Despite the amount of unopened food being thrown away in Clarke County School District schools, the school district does not permit for unopened food that would otherwise be thrown away to be mass collected and repurposed. CCSD school nutrition coordinator Hillary Savage claims it is the student’s responsibility to not waste food despite the required tray items and sign banning the removal of cafeteria food from the premises. “We don’t want anyone coming through and doing mass collections from refused items,” Savage said. “Ultimately the item should not be taken if they’re not meant to be consumed. The student decides whether they are consumed at meal service or consumed later.” Photo by Mackenzie Caudill.
Despite the significant amount of unopened food thrown away in the cafeterias of Clarke County School District schools, the district does not allow mass collection for repurposing.
In 2013, the Clarke County School District switched over to the Community Eligibility Provision (CEP) to be able to provide free meals for all students.
This switch was beneficial to many low-income families in the CCSD, but the new requirements for meals to include an array of food groups in your meal cause a significant amount of food to be thrown away.
Despite this, the county will not allow school organizations, or anyone for that matter, to mass collect unopened, packaged food for redistribution. Considering the CCSD’s high poverty rate, which is arguably the reason we switched to CEP in the first place, why shouldn’t we be able to provide students in need with food that would otherwise be thrown away?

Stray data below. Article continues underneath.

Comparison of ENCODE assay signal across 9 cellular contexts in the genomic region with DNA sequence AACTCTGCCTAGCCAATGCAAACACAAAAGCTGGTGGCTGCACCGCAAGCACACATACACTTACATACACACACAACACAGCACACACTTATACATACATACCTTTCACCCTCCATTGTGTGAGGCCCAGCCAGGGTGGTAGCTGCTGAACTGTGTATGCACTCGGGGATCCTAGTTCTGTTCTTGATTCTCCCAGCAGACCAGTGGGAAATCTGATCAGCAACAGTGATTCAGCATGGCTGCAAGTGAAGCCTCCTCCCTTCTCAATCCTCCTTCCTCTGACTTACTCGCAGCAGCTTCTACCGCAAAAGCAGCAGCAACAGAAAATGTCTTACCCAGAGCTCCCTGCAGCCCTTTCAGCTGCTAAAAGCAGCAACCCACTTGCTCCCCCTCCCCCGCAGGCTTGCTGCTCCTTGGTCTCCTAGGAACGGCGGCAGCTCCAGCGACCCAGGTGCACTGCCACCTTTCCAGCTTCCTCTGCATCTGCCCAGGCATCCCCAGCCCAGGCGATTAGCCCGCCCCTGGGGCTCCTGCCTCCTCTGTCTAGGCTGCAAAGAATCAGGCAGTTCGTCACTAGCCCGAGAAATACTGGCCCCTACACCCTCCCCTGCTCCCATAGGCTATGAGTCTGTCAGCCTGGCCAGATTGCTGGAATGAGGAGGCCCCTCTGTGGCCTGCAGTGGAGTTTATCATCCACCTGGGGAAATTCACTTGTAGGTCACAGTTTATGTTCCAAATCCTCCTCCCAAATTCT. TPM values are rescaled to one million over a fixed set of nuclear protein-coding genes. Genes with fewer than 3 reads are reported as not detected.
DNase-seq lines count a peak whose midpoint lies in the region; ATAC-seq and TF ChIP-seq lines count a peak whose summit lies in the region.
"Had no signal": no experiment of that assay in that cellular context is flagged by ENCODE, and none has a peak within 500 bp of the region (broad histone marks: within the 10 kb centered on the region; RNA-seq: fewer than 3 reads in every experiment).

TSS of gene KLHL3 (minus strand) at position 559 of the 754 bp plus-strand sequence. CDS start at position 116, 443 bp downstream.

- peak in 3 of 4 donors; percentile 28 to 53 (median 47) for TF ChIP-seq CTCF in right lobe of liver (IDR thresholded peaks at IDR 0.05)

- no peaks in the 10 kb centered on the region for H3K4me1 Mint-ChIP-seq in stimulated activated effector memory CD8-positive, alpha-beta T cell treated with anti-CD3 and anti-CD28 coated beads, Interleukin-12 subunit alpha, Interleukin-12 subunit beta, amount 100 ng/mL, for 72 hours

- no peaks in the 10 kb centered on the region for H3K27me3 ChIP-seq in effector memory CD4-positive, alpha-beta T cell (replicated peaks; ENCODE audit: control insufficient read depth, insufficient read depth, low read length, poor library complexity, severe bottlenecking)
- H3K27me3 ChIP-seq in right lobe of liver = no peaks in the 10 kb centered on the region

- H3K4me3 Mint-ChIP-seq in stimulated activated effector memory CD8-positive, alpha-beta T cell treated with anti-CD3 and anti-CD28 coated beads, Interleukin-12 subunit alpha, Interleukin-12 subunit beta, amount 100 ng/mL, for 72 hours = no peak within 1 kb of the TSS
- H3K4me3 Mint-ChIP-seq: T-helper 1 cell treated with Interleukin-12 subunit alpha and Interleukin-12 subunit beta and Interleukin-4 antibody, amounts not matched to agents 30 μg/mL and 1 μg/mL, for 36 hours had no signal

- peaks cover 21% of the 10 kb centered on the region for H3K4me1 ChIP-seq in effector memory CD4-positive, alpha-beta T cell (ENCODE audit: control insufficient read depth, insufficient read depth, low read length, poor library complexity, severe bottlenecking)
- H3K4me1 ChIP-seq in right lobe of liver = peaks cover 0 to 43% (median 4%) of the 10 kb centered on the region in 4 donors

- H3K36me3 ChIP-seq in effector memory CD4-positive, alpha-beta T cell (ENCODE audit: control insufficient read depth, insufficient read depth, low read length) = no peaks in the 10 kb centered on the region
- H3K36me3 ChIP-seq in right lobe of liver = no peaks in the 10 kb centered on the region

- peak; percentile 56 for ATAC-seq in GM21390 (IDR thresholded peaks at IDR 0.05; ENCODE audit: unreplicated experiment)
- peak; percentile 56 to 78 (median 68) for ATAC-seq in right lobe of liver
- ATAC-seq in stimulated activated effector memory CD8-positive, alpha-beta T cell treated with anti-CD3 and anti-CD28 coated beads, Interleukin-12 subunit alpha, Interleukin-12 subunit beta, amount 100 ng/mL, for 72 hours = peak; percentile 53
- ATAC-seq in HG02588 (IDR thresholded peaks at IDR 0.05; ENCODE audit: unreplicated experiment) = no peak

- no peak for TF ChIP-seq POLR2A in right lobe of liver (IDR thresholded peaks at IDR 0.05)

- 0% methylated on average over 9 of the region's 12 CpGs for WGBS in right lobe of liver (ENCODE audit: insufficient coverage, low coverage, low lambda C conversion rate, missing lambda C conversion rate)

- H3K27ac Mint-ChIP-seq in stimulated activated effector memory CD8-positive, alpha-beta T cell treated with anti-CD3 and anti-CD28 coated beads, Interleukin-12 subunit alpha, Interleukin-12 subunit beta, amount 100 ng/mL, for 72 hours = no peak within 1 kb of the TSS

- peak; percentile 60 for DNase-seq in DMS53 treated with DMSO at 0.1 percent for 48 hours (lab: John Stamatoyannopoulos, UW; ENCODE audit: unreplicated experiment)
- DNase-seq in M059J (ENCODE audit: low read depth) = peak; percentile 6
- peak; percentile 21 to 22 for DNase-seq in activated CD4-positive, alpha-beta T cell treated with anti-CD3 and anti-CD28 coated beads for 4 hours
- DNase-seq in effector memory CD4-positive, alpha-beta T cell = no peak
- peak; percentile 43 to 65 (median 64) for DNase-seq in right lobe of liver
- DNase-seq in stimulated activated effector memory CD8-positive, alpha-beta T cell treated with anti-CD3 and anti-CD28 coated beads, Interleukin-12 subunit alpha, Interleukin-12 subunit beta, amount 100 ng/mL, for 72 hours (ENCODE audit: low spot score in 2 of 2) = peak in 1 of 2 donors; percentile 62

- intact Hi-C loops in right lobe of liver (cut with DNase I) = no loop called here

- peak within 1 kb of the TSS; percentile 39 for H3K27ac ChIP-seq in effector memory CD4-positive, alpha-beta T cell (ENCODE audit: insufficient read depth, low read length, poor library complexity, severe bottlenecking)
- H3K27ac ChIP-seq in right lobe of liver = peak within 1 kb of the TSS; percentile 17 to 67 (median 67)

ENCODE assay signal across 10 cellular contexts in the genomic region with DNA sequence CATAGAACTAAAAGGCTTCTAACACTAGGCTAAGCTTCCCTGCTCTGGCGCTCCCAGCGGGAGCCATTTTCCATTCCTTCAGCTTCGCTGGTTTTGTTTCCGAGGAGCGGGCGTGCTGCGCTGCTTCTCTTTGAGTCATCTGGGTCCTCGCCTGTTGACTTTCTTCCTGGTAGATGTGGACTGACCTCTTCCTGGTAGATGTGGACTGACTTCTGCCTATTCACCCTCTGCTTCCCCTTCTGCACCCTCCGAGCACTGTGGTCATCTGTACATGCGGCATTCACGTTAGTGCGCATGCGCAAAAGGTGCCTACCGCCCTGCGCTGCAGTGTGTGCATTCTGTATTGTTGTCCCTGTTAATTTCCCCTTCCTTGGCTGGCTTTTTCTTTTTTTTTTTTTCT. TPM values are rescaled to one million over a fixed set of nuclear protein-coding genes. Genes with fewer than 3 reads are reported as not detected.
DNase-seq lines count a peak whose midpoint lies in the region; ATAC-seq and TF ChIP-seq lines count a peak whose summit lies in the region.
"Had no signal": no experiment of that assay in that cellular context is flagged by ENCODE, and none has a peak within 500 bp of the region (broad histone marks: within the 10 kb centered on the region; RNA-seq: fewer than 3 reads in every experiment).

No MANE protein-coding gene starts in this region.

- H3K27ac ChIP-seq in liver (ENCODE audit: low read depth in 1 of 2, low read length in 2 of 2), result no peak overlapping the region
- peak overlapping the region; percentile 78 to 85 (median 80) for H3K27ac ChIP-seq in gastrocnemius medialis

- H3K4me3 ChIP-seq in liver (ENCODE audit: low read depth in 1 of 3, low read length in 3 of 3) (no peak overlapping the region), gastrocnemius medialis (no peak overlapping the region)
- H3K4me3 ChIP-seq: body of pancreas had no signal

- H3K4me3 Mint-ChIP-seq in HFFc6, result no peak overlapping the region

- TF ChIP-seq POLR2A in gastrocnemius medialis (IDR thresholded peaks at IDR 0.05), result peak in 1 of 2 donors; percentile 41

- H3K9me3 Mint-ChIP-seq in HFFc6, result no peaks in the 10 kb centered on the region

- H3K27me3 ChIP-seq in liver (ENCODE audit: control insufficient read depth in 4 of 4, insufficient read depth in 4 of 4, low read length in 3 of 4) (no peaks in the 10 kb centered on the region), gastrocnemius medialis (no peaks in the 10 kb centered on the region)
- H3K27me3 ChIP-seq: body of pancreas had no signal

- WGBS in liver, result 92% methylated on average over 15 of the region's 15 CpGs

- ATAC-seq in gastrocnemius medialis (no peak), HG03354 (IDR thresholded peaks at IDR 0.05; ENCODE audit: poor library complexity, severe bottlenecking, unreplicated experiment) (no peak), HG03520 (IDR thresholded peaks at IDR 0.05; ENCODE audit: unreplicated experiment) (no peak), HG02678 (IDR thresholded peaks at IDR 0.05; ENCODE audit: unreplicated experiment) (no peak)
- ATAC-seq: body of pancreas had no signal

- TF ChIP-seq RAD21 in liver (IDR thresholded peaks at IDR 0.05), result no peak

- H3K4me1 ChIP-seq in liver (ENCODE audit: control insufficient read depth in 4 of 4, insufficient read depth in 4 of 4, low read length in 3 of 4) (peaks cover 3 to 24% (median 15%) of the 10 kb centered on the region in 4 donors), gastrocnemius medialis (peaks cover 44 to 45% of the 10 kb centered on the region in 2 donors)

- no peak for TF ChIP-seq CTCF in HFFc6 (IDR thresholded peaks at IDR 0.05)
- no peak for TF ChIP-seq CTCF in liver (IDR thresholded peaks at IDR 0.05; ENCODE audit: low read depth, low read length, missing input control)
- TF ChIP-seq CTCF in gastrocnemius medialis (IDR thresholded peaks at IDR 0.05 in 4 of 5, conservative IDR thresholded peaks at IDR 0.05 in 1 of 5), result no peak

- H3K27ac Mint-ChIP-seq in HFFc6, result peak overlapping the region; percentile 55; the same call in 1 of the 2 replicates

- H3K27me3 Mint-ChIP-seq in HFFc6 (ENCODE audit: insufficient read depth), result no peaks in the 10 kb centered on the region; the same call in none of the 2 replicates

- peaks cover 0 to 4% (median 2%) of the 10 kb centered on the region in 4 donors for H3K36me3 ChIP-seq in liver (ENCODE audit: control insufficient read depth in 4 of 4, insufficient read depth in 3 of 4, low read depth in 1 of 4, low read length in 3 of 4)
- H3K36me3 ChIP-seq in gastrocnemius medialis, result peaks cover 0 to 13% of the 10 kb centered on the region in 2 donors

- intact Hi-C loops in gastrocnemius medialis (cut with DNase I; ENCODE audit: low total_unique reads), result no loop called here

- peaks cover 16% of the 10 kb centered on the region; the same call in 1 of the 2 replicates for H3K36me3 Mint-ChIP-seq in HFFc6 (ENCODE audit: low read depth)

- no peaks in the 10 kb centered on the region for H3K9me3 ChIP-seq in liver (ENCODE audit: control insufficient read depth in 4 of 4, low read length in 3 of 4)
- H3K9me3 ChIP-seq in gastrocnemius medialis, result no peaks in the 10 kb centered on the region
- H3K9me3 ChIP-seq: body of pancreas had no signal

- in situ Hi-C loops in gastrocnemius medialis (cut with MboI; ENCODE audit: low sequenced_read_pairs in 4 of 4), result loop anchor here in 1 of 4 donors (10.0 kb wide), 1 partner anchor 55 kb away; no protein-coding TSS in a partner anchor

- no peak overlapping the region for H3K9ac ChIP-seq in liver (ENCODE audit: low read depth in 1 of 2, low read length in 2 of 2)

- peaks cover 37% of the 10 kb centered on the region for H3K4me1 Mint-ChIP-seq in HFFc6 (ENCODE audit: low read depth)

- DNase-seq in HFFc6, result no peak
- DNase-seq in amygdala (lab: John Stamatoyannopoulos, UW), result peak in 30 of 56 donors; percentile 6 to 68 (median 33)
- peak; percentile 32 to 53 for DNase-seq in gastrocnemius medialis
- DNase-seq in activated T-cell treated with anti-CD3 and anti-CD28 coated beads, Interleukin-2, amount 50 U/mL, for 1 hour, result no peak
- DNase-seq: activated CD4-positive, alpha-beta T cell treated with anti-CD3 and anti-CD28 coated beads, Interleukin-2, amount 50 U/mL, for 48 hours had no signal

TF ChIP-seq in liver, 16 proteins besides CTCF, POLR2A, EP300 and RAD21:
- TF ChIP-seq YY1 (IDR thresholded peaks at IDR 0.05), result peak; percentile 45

According to CCSD school nutrition coordinator Hillary Savage, CEP requires a student’s meal to be reimbursable to the county. To ensure this requirement is met, the cashier will ask students to get another item if they don’t have enough on their tray.
This forces students to get items they don’t want to consume. No one eats the cheese sticks. No one eats the apples. But students are forced to have them on their tray, so they are thrown away. Every day.
Savage claims the item shouldn’t be taken if it is not meant to be consumed. She also claims that it is the student’s responsibility to either consume the product at meal service or save the food for later.
This would be a plausible argument if students weren’t forced to meet the county’s reimbursable requirements. This would be a plausible argument if there wasn’t a large sign on the doors to the cafeteria reading ‘No food or drink beyond this point. Thank you!’
The reality is, if students don’t want it they will throw it away. They won’t save it for later. We have students who don’t have enough food at home who do consume their reimbursable lunches. For the students don’t, why can’t we save that food from being wasted and provide struggling families with much-needed help?
As long as the food is safe to consume, there is no reason a school organization shouldn’t be allowed to pick up discarded, unopened food in the cafeteria that would otherwise be thrown away and redistribute it to students in need. So, why are we wasting food?